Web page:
The tween heroes of Stranger Things are tech nerds in a time before Silicon Valley had made that either cool or financially viable. They combat a creature from another dimension unleashed by a secretive government agency using only the technologies available in the first Reagan administration. That’s no small thing. And neither is this: The show turns hardware nostalgia into a plot device and devices into an essential part of the story.
The perfect example of how the show creatively uses obsolete technology comes at the midpoint of the first chapter of the show, “The Vanishing of Will Byers.” The three lead characters discover their science teacher, Mr. Clarke, bought a Heathkit ham shack radio for their four-man AV club. The three kids who haven’t been kidnapped by an inter-dimensional marvel at the imposing piece of equipment laid out on a desk in front of them. “When Will sees this he’s totally gonna blow his shit!” says Lucas, not realizing what’s happened to his friend yet. “I bet you could talk to New York on this thing, says Dustin. “Think bigger, responds Mr. Clarke. After Lucas’s suggestion of somewhere as far reaching as California is shrugged off, Mike giddily chimes in: “Australia!?”
The scene represents the characters discovering that this now-antiquated piece of technology can expand their very limited world (which will seem quaint after the craziness that happens to them throughout the shows first season). But in the moment, modern viewers simply find it funny to assume the characters couldn’t just call up someone down under with a quick Skype call or FaceTime. When they put on exaggerated Australian accents in the hopes of getting an Aussie to respond back — even though they ask stuff like, “Do you eat kangaroos for breakfast?” — makes you feel nostalgic for a time when such a global mindset was something out of science fiction.
Its no coincidence then that the radio eventually acts as a medium through which the telekinetic Eleven (Millie Bobby Brown) uses to try and access the stranded Will in the dimension they call “The Upside Down.” And it isnt just the ham radio. Will also tries to contact his mother Joyce (Winona Ryder) by channelling his voice through a landline telephone.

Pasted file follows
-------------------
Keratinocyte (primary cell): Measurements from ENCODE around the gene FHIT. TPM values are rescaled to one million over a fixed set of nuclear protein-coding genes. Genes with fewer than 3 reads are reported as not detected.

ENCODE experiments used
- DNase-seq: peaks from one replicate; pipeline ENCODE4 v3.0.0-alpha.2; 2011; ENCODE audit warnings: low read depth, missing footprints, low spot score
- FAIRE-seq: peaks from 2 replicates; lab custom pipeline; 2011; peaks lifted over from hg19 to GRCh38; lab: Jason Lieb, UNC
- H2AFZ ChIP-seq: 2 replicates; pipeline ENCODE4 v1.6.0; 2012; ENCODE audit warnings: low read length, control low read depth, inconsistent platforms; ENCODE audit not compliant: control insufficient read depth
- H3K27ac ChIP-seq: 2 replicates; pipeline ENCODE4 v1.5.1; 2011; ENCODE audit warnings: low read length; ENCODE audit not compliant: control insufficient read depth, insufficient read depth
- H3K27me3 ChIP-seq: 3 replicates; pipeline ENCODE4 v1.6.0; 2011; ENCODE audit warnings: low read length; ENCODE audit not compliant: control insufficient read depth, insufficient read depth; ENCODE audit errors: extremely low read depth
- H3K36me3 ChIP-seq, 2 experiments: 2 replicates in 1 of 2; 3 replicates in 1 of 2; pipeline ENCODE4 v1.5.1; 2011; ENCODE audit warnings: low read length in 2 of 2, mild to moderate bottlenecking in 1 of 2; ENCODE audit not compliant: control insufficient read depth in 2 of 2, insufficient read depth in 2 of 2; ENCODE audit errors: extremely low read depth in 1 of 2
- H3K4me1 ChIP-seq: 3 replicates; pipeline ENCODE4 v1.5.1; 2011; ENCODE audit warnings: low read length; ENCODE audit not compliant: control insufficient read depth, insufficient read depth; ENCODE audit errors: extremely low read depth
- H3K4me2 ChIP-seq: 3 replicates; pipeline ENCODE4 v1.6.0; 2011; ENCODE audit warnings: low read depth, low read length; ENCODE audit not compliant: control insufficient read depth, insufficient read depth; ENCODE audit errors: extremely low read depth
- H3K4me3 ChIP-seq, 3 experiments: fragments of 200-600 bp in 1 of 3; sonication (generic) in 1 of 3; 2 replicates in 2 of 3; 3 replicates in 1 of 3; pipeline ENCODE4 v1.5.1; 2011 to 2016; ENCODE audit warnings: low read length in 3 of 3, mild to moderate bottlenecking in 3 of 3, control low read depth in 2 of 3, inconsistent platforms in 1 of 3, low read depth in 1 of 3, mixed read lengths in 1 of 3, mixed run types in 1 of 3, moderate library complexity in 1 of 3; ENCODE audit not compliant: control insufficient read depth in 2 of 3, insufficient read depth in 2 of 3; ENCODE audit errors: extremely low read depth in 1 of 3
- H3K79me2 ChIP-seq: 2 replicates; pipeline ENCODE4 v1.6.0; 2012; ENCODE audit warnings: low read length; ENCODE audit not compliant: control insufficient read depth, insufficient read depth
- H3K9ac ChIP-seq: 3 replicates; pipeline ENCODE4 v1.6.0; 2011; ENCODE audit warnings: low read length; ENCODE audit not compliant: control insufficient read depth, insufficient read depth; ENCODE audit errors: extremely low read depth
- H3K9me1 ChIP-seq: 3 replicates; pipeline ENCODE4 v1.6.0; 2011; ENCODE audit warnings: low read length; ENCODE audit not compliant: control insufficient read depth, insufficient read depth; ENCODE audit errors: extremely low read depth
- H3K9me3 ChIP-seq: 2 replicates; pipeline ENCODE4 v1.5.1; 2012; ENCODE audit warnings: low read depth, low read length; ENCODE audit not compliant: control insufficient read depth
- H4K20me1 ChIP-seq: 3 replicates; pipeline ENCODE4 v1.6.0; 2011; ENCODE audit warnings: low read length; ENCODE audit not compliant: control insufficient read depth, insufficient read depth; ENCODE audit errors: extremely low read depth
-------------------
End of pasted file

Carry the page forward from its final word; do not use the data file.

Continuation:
It eventually fails, but not before a faint transmission from their friend signals to them that he’s still alive. It also signals that the piece of technology, stone-age by contemporary standards, has gone beyond any range the boys could possibly imagine.
The opposite of this sentiment, that outdated technology has nothing further to offer us as new advances are developed, plays out in the remaining episodes of Stranger Things.
In the third chapter, police chief Hopper (David Harbour) rushes to the local library with his deputy in tow in to comb through endless droves of microfiche, in a search for the origins of the government conspiracy in Hawkins.
“We have the New York Times, The Post, all the big ones,” says the librarian, one of Hopper’s spurned ex-lovers, after bringing them to the library’s extensive card catalog. “They’re organized by year and topic,” she explains, before refusing to help them. The idea is that Hopper has to toil at finding what he’s looking for through these old methods. It would simply lose the dramatic impact of finding Terry Ives, the mother and MK Ultra test subject that might be the key to everything, if he did a five-minute Google search.
The best example of the dramatic effect of using analog tech might be in Chapter seven’s BMX bike chase, in which Mike, El, and Dustin get separated from Lucas, and unbeknownst to them, the government stooges are on their way in typically boxy 1980s vans to recapture their friend with mental abilities. Luckily Lucas has strapped a massive walkie-talkie to his bike, while Dustin communicates via a rabbit ear headset as the group tears through the suburbs trying to escape. The bulky equipment perfectly recalls the era, but also helps reinforce the moment they meet back up. The three of them standing in their backyard using Find My Friends on their iPhones just doesn���t pack the same punch.
Stranger Things goes beyond simply having these outdated objects there as kitschy references. It’s something greater than Jonathan Byers (Charlie Heaton) making his brother a cassette mixtape or introducing him to The Clash on his vinyl turntable Hi-Fi setup. All that technology is there for a reason.
It’s sad because it seems as if modern technology wouldnt be able to be used in the same way. Will we be nostalgic for the iPhone in the same way as, say, Joyce’s rotary phone? Will we look back as fondly on playing immersive video games as we do when Mike and his friends live out Dungeons & Dragons? Given the pace of technological advancement, we’ll know this soon enough. But for now, fire up your old ham radio and try to ask some Aussies what they eat for breakfast.